Photography: Derrick Kakembo.

Words: Rochelle Thomas.

Afro: as in, born of African spirit and heritage; see also black (not always), see also rhythm an colour, see also other, see also underdog. 

Punk: as in, rebel, opposing the simple route, imbued with a DIY ethic, looking forward with simplicity, rawness and open curiosity; see also other, see also underdog.

Afropunk. The one and only annual arts festival that embraces and celebrates black culture and is undoubtedly made for us, by us (FUBU baby). By it’s own definition, it represents spirit and heritage, blackness and rebellion. This is felt not only by the art that is provided, but also by the people who attend.

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The original Afropunk was a documentary film released in 2003, which explored the African American experience in the punk and alternative music scene. After gaining a cult following that could relate deeply to the topic, the festival was born in New York two years later. Since, the festival has arrived in five locations worldwide including Paris, Atlanta and Johannesburg. This year marks the second celebration of Afropunk in London, having debuted in the city in 2016.

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“No Hatefulness” is the main message of the festival and this is a rule adhered to by all. People have the freedom to express themselves in anyway they feel fit, without fear of judgement, or scrutinity. There is a warm buzz in the air that vibrates with love, happiness and positivity. The typical “stushness” that is sometimes felt in black spaces melts away at Afropunk, replaced with infinite smiles and friends and strangers alike coming together, embracing each other and loving one another.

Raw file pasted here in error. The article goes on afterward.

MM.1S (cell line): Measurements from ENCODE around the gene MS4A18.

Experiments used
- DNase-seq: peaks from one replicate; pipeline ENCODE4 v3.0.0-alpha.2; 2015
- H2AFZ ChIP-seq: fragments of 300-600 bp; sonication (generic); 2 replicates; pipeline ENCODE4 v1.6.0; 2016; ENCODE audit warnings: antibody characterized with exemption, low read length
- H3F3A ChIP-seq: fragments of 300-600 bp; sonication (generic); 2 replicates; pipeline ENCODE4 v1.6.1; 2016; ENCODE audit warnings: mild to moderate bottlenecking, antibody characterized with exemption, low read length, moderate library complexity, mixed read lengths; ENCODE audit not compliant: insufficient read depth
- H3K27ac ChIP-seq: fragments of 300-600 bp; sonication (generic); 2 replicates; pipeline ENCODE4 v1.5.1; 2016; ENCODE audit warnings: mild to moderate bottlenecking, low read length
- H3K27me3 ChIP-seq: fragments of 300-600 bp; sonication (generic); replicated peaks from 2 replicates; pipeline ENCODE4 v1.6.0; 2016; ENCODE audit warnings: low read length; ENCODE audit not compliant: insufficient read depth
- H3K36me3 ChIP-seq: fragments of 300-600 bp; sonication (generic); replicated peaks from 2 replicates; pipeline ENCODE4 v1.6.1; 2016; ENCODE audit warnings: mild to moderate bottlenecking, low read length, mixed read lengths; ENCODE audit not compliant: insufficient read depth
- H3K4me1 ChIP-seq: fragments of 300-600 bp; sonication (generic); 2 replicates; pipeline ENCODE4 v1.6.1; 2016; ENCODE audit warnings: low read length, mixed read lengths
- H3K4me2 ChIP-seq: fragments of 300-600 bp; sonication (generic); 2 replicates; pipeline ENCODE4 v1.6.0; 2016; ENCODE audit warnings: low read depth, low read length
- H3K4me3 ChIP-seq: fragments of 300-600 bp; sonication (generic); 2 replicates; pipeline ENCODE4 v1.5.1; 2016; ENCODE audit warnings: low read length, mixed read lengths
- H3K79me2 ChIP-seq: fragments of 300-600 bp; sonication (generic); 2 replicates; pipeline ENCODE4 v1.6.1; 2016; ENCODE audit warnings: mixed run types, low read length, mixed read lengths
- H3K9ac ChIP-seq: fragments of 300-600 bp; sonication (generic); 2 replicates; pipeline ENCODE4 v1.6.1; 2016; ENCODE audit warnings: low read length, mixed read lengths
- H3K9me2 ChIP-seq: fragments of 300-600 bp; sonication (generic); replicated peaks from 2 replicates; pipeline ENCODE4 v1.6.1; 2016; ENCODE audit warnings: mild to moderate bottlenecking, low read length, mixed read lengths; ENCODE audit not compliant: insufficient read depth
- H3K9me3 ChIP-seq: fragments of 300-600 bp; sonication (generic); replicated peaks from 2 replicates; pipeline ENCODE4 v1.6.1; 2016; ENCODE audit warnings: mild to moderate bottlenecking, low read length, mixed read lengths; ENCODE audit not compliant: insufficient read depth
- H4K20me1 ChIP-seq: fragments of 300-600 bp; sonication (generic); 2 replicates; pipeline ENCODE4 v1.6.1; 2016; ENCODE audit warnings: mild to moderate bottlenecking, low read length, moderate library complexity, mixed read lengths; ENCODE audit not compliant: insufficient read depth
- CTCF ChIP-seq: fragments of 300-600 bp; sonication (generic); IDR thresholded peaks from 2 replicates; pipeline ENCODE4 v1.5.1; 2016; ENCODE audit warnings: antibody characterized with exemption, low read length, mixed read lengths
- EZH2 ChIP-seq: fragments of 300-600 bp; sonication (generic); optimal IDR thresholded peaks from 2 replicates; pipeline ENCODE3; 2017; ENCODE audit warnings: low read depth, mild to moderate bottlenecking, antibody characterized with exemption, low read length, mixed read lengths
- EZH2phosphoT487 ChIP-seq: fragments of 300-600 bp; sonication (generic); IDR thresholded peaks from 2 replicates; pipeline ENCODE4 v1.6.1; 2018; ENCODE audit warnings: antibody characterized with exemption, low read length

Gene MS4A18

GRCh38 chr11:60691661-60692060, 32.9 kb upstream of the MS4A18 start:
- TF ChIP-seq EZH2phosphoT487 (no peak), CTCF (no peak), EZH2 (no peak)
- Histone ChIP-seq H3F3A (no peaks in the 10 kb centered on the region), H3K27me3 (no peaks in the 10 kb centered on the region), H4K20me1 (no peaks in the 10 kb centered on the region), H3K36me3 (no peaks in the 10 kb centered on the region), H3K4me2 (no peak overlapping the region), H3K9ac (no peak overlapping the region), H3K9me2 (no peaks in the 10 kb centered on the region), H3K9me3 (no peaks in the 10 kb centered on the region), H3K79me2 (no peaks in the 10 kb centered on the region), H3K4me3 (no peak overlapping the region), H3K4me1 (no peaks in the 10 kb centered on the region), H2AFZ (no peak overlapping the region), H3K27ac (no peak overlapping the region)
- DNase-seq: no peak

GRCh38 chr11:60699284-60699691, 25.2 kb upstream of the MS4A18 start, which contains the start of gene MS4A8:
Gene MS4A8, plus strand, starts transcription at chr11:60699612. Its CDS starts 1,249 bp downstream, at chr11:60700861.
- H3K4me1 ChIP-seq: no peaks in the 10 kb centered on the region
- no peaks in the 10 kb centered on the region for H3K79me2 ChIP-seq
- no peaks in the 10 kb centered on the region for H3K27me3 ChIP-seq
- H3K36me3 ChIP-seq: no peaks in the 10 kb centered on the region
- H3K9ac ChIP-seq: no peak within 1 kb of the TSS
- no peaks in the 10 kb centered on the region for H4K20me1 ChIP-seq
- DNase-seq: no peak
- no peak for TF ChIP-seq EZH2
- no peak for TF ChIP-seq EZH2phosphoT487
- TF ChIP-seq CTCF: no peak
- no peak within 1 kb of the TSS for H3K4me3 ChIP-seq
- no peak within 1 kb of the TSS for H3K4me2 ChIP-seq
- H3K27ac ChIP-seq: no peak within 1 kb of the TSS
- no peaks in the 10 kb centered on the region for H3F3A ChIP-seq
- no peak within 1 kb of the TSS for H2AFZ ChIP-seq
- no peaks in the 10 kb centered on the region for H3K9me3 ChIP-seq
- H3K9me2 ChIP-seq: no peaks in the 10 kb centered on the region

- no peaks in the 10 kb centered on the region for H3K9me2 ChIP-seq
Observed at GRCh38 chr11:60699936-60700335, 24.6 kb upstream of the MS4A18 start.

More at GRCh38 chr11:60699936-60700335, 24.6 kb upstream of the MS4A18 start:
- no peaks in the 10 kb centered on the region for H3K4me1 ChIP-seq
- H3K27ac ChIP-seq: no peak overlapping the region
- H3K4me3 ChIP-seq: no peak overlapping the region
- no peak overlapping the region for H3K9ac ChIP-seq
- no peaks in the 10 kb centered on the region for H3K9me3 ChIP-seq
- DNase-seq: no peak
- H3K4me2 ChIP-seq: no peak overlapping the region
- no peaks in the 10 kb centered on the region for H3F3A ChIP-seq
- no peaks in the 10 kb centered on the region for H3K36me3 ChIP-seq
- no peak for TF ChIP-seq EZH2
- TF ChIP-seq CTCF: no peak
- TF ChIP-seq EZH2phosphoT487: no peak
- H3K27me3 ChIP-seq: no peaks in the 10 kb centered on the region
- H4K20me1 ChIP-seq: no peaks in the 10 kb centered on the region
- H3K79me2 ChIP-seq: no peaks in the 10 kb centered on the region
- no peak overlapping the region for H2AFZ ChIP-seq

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Rather than trying to blend in or follow fashions, partygoers celebrate themselves through clothing and styling; people are encouraged to come as they are or come as they want to be. Whilst some are most comfortable in casual clothing, others choose to don outfits that are loud, bold, bright and colourful. All the things that black people are naturally, but are often reprimanded for and discriminated against. At Afropunk they are praised and appreciated.

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Under definition, Afropunk represents the underdog doubly, so it should come as no surprise that black women dominate at Afropunk, using the event as an opportunity to shine brightly, unrestricted from the outside world that constantly pits them at the bottom of the pile due to their race and sex. Reform The funk captured some of the best looks rocked by black women at this year’s Afropunk London.

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Syd Tha Kyd from the headlining band ‘The Internet’.

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Actress Michaela Coel

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